Worry has become an obsession in our modern world. A look at the self-help section in any bookstore will reveal its prevalence. Hospitals and waiting rooms are filled with people who have physical problems caused by overwhelming anxiety. In addition, there are many people whose lives are disrupted or made unenjoyable because of paralyzing fear.
Christians like to hide their worry by labeling it Christian concern. Jesus’ Sermon on the Mount is intensely practical. He deals with this practical problem of anxiety. If he taught about it, that means he cares about it.
The Jews themselves were very familiar with this attitude to life. It was the teaching of the great Rabbis that a man ought to meet life with a combination of prudence and serenity. They insisted, for instance, that every man must teach his son a trade, for, they said, not to teach him a trade was to teach him to steal. That is to say, they believed in taking all the necessary steps for the prudent handling of life. But at the same time, they said, “He who has a loaf in his basket, and who says, ‘What will I eat tomorrow?’ is a man of little faith.”
Jesus said that worry is sinful. We may dignify worry by calling it by some other name—concern, burden, a cross to bear—but the results are still the same. Instead of helping us live longer, anxiety only makes life shorter (Matt. 6:27). The Greek word translated take no thought literally means “to be drawn in different directions.” Worry pulls us apart. Until man interferes, everything in nature works together, because all of nature trusts God. Man, however, is pulled apart because he tries to live his own life by depending on material wealth.
God feeds the birds and clothes the lilies. He will feed and clothe us. It is our “little faith” that hinders Him from working as He would. He has great blessings for us if only we will yield to Him and live for the riches that last forever.
Mt 25 (NIV) “Therefore I tell you, do not worry about your life, what you will eat or drink; or about your body, what you will wear. Is not life more important than food, and the body more important than clothes?
There is plenty to worry about (v. 25).
There is no shortage of potential items to worry about. Jesus mentions several matters of common concern.
- Life 2. Health 3. Possessions
We could add our own list of concerns.
- Accidents 2. Aging 3. Weather 4. Criticism
In these ten verses Jesus sets out seven different arguments and defenses against worry.
- He begins by pointing out (verse 25) that God gave us life….surely we can trust him for the lesser things.
- Jesus goes on to speak about the birds (verse 26). 26 Look at the birds of the air; they do not sow or reap or store away in barns, and yet your heavenly Father feeds them. Are you not much more valuable than they?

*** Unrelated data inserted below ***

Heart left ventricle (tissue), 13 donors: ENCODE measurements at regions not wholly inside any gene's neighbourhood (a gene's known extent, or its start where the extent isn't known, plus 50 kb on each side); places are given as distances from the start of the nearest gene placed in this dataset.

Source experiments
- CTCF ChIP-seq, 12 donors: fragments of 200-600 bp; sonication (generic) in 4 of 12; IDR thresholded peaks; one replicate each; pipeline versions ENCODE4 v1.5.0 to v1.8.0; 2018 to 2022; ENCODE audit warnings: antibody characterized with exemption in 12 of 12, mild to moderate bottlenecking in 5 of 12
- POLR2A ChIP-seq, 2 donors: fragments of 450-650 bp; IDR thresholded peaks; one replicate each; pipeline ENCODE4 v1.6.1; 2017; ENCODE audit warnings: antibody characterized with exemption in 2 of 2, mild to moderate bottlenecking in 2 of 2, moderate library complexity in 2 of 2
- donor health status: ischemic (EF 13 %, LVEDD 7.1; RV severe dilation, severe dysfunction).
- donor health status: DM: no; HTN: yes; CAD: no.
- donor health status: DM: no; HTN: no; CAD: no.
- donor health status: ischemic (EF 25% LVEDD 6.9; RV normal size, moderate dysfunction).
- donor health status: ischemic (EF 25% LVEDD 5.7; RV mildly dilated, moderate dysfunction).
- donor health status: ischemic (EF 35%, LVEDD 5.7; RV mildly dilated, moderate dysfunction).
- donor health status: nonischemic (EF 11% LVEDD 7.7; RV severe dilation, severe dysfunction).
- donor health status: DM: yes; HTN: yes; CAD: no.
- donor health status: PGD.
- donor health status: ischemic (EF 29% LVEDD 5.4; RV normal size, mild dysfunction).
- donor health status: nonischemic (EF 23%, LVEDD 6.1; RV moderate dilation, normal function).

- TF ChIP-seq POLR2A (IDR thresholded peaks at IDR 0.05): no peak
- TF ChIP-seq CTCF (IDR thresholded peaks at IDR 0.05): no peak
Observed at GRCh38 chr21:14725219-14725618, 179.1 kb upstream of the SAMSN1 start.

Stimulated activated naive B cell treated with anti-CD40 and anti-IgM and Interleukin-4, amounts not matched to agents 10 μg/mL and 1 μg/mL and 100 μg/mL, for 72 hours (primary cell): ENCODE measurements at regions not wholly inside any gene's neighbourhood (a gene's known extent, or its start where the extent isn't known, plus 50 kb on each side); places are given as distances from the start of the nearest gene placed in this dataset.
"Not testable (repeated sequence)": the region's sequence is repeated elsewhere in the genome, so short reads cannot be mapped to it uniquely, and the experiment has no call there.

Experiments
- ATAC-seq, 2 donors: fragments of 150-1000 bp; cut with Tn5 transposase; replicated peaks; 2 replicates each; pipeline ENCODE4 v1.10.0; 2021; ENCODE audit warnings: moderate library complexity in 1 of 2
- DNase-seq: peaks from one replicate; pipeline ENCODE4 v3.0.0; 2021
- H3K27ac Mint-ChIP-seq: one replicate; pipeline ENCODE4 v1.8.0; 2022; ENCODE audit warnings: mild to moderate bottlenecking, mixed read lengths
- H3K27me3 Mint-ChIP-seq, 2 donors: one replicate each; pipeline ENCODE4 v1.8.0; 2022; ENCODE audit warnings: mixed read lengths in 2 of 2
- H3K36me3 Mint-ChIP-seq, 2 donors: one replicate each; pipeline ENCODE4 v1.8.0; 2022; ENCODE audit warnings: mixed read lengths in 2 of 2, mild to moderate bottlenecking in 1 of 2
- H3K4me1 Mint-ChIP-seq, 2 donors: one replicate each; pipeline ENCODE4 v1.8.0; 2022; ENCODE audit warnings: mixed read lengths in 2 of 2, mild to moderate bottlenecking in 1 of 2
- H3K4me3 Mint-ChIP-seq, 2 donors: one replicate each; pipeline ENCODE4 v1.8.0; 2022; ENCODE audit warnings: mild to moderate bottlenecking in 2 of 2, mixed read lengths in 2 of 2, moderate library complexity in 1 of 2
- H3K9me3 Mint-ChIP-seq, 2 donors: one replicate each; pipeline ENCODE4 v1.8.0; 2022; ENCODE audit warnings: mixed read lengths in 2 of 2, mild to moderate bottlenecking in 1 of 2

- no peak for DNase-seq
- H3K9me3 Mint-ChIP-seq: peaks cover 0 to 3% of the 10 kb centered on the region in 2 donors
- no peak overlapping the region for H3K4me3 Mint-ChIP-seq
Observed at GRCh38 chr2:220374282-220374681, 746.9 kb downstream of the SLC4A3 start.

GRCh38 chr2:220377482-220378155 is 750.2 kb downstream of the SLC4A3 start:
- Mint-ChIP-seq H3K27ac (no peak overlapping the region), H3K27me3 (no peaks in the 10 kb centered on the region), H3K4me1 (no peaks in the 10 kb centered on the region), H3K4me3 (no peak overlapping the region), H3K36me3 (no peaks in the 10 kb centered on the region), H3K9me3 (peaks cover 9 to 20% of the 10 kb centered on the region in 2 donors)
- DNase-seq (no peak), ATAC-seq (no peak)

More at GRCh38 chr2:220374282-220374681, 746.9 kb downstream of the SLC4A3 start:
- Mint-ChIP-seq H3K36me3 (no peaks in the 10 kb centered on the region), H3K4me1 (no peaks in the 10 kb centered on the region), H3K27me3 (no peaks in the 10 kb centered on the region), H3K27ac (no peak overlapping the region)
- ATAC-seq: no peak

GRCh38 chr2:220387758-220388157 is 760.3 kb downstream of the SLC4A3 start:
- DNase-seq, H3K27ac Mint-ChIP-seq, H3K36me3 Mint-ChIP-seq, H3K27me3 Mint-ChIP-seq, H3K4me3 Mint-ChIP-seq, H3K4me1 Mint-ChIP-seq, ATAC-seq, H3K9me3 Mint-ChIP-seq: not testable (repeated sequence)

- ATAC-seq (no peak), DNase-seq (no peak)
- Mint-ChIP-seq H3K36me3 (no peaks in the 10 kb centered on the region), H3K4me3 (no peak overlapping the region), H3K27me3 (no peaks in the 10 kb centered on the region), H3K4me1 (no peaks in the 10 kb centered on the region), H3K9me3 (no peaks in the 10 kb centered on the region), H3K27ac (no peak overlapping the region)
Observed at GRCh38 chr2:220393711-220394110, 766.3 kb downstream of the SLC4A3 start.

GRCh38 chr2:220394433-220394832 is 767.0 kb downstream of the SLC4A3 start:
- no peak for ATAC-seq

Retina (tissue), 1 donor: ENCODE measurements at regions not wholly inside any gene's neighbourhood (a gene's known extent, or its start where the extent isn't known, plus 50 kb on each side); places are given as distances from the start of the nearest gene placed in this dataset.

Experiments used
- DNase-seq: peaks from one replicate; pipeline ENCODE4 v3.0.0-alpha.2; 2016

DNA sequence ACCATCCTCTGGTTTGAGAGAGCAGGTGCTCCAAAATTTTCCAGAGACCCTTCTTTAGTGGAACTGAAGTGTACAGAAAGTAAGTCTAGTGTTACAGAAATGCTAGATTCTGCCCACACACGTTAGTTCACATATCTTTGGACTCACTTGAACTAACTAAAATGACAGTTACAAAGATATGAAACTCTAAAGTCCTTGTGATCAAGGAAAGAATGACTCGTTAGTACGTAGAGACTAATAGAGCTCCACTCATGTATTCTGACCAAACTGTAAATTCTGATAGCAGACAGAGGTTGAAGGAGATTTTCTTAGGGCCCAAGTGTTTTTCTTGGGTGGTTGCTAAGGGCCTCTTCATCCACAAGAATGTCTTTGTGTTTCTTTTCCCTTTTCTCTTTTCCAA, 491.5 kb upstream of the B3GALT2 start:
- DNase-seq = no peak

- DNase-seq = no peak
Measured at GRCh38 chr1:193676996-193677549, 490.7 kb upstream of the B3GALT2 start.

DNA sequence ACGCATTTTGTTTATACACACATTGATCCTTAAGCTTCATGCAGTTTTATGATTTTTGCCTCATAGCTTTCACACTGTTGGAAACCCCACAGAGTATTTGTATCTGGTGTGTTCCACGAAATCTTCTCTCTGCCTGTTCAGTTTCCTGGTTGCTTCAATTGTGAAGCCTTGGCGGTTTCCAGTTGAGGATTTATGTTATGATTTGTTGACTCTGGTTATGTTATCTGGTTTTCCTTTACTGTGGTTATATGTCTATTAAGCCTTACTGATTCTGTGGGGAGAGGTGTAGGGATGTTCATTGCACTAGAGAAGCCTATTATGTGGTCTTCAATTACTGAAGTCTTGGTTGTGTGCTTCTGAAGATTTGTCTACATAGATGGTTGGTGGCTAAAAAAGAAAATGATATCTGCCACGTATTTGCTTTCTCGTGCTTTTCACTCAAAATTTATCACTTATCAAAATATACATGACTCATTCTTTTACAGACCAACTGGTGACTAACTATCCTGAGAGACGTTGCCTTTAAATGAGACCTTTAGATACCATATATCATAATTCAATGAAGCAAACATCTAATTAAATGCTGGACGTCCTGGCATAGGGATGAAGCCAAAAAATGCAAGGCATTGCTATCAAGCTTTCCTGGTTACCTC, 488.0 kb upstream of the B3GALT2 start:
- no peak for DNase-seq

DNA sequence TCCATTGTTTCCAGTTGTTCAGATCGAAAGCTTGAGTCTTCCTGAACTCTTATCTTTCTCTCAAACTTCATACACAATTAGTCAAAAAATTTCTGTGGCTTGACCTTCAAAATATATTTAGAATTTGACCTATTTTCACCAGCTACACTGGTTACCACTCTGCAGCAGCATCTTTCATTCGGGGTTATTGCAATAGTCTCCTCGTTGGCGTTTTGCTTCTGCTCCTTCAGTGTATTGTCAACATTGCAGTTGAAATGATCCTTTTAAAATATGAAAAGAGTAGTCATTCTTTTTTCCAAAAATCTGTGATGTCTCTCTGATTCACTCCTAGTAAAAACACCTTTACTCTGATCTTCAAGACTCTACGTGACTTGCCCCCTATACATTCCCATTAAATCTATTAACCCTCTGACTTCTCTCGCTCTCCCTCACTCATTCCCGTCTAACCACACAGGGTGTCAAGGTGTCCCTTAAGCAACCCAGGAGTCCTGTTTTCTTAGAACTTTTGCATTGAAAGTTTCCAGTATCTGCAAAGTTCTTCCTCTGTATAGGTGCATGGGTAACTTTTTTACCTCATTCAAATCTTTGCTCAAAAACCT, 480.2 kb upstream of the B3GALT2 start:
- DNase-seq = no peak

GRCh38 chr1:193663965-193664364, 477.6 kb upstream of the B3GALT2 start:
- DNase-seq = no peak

- There is no worry in their lives, no attempt to pile up goods for an unforeseen and unforeseeable future; and yet their lives go on. The point that Jesus is making is not that the birds do not work; it has been said that no one works harder than the average sparrow to make a living; the point that he is making is that they do not worry.
- 27 Who of you by worrying can add a single hour to his life? In verse 27, Jesus goes on to prove that worry is in any event is useless…no man by worrying can add the shortest space to his life; and that meaning is more likely.
- 28 “And why do you worry about clothes? See how the lilies of the field grow. They do not labor or spin. 29 Yet I tell you that not even Solomon in all his splendor was dressed like one of these. 30 If that is how God clothes the grass of the field, which is here today and tomorrow is thrown into the fire, will he not much more clothe you, O you of little faith? Jesus goes on to speak about the flowers (verses 28-30), and he speaks about them as one who loved them. If God gives such beauty to a short-lived flower, how much more will he care for man?
- 31 So do not worry, saying, ‘What shall we eat?’ or ‘What shall we drink?’ or ‘What shall we wear?’ 32 For the pagans run after all these things, and your heavenly Father knows that you need them.
- Jesus goes on to advance a very fundamental argument against worry. Worry, he says, is characteristic of a heathen, and not of one who knows what God is like (verse 32). Worry is essentially distrust of God.
- Jesus goes on to advance two ways in which to defeat worry. The first is to seek first, to concentrate upon, the Kingdom of God. Worry is banished when God becomes the dominating power of our lives.
- Jesus says that worry can be defeated when we acquire the art of living one day at a time (verse 34).
- 33 But seek first his kingdom and his righteousness, and all these things will be given to you as well. 34 Therefore do not worry about tomorrow, for tomorrow will worry about itself. Each day has enough trouble of its own.
- We worry over things we cannot control…usually do not happen…cause us to lose joy of the day…act as if we do not know God.
Worry is a futile thing It’s something like a rocking chair, It will keep you occupied But it won’t get you anywhere.
It ain’t no use putting up your umbrella till it rains. Alice Caldwell Rice
It is distrust of God to be troubled about what is to come; impatience against God to be troubled with what is present; and anger at God to be troubled for what is past. Simon Patrick (1625–1707)
Read from Psalm 37:1-40 (NIV) …note the word ‘fret’ and apply to the verses